As the electric utility for both Reno and Las Vegas, NV Energy has a monopoly on power service for most of Nevada.
But a new report shows that nearly 20 percent of all electricity consumed in the state originates from a source outside of NV Energy.
According to the annual report published last month by the Governor’s Office of Energy, NV Energy accounted for 80.69 percent of all power consumed in Nevada in 2017, a historic low for the utility likely driven by the growing number of large businesses that have left the company as an electric customer and purchased power from retail providers.
Even with the 2018 defeat of the Energy Choice Initiative — which would have required the state drop the monopoly utility model and move to a retail market by 2023 — news that a growing percentage of consumed power comes from non NV Energy sources will likely add to questions as to how the utility plans to deal with long-term planning and financial stability without some of its largest customers.
The change is largely being driven by retail providers powering companies that have filed to leave NV Energy. Their share of overall energy consumption in the state has tripled since 2012, rising from 2.76 percent of energy consumed in the state to just over 9 percent in 2017.
While the percentage is still relatively small, it’s assuredly set to increase — 10 companies, including major gaming companies such as Boyd Gaming and Station Casinos, all filed applications to leave NV Energy as an electric customer in 2017.
Under a 2001 law (often called 704B, after the section in law), Nevada companies that consume large amounts of electricity are allowed to file applications with the state’s Public Utilities Commission to purchase power from a different provider than NV Energy. Initially, only a handful of mining companies took advantage of the new law, but a growing number of businesses starting in 2014 have filed applications to leave the utility. The departing companies are typically required to pay a multi-million dollar “impact fee” assessed by energy regulators designed to ensure other NV Energy customers aren’t saddled with unexpected costs.
Other sources of electric consumption have stayed relatively flat from year to year. Consumption reported by the state’s rural electric cooperatives slightly decreased as an overall percentage of total electricity consumption (5.41 percent to 4.91 percent), though the actual number of megawatt-hours consumed increased by about 20,000 between 2016 and 2017.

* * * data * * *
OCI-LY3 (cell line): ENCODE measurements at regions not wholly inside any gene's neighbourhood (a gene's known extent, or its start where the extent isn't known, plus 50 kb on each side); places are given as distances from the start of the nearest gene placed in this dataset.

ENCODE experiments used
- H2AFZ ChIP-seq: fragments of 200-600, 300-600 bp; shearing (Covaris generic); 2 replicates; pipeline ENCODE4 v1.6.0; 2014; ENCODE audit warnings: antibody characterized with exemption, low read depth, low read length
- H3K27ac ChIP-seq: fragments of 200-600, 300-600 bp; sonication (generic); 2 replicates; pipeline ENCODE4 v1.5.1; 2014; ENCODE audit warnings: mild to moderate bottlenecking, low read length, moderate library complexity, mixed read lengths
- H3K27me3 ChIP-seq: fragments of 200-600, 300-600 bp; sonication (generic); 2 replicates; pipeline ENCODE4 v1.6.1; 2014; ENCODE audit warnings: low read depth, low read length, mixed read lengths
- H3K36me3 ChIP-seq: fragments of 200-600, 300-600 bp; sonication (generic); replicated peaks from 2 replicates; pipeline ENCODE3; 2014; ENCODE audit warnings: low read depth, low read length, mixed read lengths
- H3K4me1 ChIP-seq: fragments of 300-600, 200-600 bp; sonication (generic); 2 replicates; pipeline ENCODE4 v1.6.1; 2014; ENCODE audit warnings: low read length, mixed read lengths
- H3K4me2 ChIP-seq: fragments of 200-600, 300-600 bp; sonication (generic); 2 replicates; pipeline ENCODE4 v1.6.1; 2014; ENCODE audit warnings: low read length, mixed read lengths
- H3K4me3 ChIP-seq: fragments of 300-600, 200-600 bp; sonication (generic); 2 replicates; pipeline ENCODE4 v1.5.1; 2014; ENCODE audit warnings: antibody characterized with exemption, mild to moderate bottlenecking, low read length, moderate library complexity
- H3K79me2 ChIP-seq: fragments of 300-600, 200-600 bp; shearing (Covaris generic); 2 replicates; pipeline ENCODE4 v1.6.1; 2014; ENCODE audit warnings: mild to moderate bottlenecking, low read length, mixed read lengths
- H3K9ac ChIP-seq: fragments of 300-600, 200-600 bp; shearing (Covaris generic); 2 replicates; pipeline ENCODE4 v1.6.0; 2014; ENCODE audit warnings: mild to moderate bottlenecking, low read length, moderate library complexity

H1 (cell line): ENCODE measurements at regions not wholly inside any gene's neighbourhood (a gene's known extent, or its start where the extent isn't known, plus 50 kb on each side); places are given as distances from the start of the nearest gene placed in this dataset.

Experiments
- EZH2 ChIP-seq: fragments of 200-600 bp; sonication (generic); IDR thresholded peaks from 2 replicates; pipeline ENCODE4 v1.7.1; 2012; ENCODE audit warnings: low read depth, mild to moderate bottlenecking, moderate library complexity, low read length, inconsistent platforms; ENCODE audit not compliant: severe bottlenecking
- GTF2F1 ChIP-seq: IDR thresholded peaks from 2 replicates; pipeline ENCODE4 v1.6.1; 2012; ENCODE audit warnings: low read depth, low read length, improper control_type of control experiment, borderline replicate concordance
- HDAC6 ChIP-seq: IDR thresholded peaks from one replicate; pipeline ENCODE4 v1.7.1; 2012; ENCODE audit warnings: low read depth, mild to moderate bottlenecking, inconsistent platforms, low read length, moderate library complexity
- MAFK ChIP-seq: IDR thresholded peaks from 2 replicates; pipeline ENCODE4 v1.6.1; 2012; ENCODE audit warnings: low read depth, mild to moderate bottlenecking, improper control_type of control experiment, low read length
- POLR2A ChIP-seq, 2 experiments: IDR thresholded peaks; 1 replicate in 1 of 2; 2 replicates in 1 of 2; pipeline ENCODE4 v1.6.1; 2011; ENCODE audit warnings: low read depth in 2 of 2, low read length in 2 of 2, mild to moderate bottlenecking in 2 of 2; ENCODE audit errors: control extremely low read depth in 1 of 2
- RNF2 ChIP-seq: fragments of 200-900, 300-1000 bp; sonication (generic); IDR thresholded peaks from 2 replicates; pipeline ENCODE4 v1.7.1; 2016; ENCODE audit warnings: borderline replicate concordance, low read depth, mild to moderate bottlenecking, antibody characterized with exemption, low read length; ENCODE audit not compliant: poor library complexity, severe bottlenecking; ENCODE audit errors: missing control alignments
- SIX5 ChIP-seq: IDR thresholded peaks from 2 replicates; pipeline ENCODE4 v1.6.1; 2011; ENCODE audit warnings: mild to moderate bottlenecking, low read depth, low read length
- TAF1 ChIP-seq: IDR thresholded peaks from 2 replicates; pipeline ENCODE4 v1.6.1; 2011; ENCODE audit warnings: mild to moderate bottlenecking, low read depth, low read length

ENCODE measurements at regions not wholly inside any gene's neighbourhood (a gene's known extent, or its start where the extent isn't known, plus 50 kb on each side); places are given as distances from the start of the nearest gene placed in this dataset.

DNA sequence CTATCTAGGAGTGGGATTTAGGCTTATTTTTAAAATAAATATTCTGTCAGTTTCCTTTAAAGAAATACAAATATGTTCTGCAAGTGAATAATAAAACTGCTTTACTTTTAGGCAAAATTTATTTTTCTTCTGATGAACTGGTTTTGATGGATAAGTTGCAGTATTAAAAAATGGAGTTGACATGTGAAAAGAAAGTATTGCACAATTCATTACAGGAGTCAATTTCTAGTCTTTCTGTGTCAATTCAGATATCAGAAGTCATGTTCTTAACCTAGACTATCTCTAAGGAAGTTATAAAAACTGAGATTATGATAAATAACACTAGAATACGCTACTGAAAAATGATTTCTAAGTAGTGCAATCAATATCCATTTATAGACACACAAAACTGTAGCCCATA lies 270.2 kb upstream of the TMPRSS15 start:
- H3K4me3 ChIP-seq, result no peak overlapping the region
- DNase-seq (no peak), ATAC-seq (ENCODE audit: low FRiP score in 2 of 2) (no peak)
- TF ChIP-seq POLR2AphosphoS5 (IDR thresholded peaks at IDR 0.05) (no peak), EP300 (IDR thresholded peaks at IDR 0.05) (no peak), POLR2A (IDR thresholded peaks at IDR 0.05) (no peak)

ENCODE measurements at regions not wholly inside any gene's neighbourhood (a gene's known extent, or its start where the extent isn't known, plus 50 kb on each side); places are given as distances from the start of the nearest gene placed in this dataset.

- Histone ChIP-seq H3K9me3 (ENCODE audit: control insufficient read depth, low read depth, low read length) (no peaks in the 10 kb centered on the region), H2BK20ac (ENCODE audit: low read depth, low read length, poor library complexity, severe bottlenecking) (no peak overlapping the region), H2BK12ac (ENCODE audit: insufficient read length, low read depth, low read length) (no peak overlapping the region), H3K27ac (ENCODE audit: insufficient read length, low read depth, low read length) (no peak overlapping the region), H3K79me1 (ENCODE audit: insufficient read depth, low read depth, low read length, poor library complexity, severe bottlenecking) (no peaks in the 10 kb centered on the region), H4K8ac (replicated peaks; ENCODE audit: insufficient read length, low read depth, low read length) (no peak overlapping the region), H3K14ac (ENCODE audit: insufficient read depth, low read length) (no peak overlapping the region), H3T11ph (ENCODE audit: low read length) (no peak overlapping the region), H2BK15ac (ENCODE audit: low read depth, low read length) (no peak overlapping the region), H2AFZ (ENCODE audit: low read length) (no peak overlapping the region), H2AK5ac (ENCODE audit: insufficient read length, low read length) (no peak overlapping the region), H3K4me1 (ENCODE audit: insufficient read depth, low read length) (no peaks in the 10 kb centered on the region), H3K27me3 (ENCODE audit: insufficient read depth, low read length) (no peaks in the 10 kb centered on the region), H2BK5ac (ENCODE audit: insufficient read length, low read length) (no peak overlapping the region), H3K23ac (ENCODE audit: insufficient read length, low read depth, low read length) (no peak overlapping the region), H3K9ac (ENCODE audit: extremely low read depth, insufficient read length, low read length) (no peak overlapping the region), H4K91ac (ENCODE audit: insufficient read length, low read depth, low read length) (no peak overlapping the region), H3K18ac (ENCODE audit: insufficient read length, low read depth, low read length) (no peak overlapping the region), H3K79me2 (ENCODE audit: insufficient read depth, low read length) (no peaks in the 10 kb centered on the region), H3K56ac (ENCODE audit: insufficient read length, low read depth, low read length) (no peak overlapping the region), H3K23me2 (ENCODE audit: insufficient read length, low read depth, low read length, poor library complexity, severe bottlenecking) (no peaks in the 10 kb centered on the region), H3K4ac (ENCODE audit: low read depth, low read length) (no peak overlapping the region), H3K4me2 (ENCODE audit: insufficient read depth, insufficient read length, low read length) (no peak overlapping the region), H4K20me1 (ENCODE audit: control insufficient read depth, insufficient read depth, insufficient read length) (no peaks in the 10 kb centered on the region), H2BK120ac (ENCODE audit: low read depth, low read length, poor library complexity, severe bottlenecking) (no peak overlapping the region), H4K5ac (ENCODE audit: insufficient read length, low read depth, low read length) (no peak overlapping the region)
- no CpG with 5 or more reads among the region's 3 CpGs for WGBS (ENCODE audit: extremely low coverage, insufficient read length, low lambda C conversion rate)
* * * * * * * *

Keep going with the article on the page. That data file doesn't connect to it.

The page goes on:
2017 also marked the first time this decade that produced solar power (50.05 percent) overtook geothermal energy (41.34 percent) as the largest renewable source in the state. But overall, 69.5 percent of generated electricity in Nevada in 2017 came from natural gas, compared to 18 percent from renewables, 9 percent from coal and 3.3 percent from hydroelectric.
Some entities have sought to compel the utility to more thoroughly include departing businesses in their long-term planning. Earlier this month, a Switch-backed nonprofit called Smart Energy Alliance filed a motion with the state Public Utilities Commission asking for a reconsideration of a portion of NV Energy’s Integrated Resourcing Plan (IRP), the state-mandated triennial planning document where the utility lays out its plan for future energy supply and expected demand.
An attorney for the nonprofit said in the filing that commissioners should weigh the potential effects of an increasing number of companies departing the utility, given uncertainty over how lessening of electricity demand caused by fewer power-intensive customers could affect the utility’s overall plans, including the six large-scale solar power plants approved as part of the IRP.”
“Now that it is apparent that 704B cases will be impacting NV Energy and its resource planning, 704B planning should be given more than a cursory view,” they wrote, referring to the section of state law allowing businesses to apply to leave NV Energy. “The increase in 704B filings is not by coincidence and it is unlikely to be temporary.”
The filing also notes that an estimated 355 NV Energy customers may be eligible to file a 704B application and leave the utility as a customer.